They have and in fairness this would seem to be true. The genocidal fools of the FDLR the remnants of the former regime do occasionally promise gullible kids future jobs in the next Rwandan incarnation, not to mention US $20 to go and throw a grenade in a market place in Rwanda. Quite how that justifies 6 million deaths in the DR Congo escapes me.   


" One of the suspects who manned the recent grenade attack at Nyabugogo Taxi Park in Kigali, has said that he and his colleagues were sent on a mission by their boss, Colonel Enoch Bizimana alias ‘Matovu’ who commands a section of FDLR rebel in the DR Congo.
The 23 year old suspect, identified as Jean de Dieu Ntakirutimana, who left Rwanda at the age of 4 years, says that he joined and deserted FDLR forces and was later on contacted by the Colonel, through a third party, to conduct the attacks for a price.


When asked for further comment on the South Africa attacks, the president's office again denied any role and said Rwanda "cannot be expected to mourn the death of someone actively involved in carrying out violence against innocent citizens".

It added that talk of "extrajudicial assassinations on foreign soil is both outlandish and false".

A return if not welcome to form.

Even as diplomats express private frustrations, public Western criticism is muted, tempered by genocide guilt and Rwanda's role as an example for Africa on the efficient use of the West's aid.

And even more efficient theft of the mineral resources of the eastern DR Congo.
Achievements are plain to see. Residents describe jumping over corpses in the capital in 1994 but now few, if any, African cities can rival the order and tidiness of Kigali, where small groups of women trim grass verges on the sides of new roads.

And there are six million more corpses in the Congo, A very high price for trimmed grass verges.
Rwanda is pitching to be a regional financial hub, an idea unimaginable a few years ago, while the World Bank assesses the tiny nation of 11 million people as the easiest place to do business in continental Africa. Ranked No. 32 globally, it is above some European nations such as its former colonial power Belgium. http://www.doingbusiness.org/rankings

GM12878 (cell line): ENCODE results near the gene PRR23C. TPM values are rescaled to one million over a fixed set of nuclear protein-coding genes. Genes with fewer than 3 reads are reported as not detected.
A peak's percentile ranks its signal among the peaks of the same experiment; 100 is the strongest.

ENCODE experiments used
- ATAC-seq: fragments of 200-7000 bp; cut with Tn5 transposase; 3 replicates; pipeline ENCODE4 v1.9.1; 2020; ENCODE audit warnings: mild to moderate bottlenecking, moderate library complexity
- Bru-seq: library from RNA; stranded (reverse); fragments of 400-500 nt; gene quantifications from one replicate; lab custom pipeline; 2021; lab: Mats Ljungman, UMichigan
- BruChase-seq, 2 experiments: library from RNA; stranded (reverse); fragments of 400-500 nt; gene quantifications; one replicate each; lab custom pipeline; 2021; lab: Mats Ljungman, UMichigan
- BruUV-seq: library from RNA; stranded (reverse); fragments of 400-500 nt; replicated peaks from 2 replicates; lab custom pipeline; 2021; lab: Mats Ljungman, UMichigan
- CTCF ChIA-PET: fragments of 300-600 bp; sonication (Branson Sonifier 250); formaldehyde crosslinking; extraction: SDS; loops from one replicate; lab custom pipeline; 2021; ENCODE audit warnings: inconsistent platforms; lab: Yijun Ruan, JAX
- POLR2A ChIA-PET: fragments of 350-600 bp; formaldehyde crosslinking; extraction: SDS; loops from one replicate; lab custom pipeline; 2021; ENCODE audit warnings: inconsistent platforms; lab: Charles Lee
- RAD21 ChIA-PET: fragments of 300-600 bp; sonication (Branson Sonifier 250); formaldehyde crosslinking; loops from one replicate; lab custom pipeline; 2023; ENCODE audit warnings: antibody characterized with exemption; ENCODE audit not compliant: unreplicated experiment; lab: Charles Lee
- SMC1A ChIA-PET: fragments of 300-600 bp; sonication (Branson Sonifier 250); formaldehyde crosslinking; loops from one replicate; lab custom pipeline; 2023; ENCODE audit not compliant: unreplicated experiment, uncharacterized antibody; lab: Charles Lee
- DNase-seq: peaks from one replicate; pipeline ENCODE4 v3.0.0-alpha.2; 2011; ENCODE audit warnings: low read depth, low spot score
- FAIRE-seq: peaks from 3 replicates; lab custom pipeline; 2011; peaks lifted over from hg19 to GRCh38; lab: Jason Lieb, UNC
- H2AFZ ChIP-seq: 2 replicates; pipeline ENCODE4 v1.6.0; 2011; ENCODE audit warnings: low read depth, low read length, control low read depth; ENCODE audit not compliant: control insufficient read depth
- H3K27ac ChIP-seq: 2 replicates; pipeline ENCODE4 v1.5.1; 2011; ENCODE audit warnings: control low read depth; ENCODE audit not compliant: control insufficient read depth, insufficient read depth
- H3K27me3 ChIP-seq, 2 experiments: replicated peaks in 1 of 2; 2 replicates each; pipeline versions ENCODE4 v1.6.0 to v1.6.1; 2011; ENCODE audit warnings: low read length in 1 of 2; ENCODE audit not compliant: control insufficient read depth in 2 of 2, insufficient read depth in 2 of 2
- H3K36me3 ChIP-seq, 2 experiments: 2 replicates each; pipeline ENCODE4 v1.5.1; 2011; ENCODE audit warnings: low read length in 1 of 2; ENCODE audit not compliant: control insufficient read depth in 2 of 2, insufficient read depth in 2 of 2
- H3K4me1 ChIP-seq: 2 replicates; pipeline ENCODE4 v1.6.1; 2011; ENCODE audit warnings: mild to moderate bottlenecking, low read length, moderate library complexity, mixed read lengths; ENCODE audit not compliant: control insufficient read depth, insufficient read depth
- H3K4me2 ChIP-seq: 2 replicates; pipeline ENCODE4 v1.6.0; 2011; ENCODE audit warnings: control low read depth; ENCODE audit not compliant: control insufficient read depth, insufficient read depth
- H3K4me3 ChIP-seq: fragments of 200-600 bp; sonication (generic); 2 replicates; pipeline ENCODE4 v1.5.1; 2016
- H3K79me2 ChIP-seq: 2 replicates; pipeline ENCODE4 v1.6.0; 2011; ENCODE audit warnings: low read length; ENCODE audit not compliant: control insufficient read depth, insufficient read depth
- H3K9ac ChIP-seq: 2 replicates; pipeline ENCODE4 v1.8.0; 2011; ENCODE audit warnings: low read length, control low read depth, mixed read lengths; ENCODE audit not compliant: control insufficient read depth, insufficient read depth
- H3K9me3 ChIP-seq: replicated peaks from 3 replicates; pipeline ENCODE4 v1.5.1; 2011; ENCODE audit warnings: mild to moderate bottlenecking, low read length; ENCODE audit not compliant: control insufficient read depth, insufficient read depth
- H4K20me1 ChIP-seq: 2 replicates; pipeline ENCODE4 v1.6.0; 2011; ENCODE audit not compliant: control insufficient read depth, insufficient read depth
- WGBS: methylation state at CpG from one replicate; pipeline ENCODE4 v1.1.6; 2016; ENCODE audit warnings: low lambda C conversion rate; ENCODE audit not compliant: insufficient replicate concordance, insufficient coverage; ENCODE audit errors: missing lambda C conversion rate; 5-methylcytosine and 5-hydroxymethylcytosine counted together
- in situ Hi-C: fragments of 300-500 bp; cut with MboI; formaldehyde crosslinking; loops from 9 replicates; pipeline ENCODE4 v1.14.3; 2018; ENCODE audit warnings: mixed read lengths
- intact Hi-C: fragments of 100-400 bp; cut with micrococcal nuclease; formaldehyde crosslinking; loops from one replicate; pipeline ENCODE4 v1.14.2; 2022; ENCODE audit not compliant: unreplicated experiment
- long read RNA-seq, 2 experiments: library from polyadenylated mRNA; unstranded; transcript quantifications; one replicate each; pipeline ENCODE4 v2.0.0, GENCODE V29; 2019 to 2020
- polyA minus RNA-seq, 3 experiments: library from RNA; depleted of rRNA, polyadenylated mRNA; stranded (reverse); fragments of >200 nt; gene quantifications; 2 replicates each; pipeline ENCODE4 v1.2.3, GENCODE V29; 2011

It still relies heavily on aid for two-fifths of government spending. When aid flows stopped in 2012, growth in 2013 tumbled sharply to 4.6 percent, down from the 7 to 8 percent it had averaged in previous years, even though aid resumed in 2013.

As I said above aid had nothing to do with the economic slowdown.
POLITICAL CREDENTIALS

Britain's overseas aid department DFID, one of Rwanda's top benefactors, talks of "impressive and fast-improving public financial management system" but notes political restrictions.

To burnish Rwanda's political credentials, Anastase's governance board now produces a scorecard on issues from rule of law to transparency - ticking boxes that win allies in the West. Rwanda, says one diplomat, is "obsessed with indicators".

It might be time to add a few more coffins sorry boxes. Six million in fact.
Swayed in part by visible development, the West also worries about upsetting the fragile balance maintained by Kagame - president since 2003 and power behind the throne since his Rwandan Patriotic Army marched into Kigali in 1994 to halt the killings that mainly targeted Kagame's own Tutsi group.

The west should be more worried by the the truth. I get the feeling it is now and Kagame has no idea what that will mean.
The government wants to bury the idea of ethnic loyalties, saying everyone is "Rwandese". But tensions sometimes emerge including during the "I Am Rwandan" campaign that began last year and which urged Hutus to apologise for the killings.

If you believe that well .... the whole point of this article is that nobody believes a word Rwanda has to say on anything.
"It encourages people to feel guilty because of their ethnicity," said a middle-aged Hutu, asking not to be named and commenting on the voluntary countrywide meetings. "But what can you do? We still go along (with the idea)."

Hutus accept their group is to blame for the genocide, but grumble that Hutus who were also massacred are often ignored.

Such concerns give Western nations pause. "The worry at the back of Western minds is you end up with an ethnic bloodbath," said the senior diplomat. "That is why people in the West are prepared to put up with the political situation as it is."

And when the untenable situation that is the current status quo erupts and you have another ethnic bloodbath are we any further forward ?
Some politicians now talk of changing the constitution to allow Kagame stand for a third term in 2017. The West murmurs disapproval, while opponents in Rwanda struggle to be heard.

"We do not have a personal problem with the president but we would not wish that the constitution is changed," said Frank Habineza, head of the Democratic Green Party, which registered last year and is the only party not aligned with the government.

"Kagame is not naturally a democrat," said a regional Western diplomat. "We just wish he was embracing a little bit more of the concepts of democracy."

Yes well look to the Russian solution.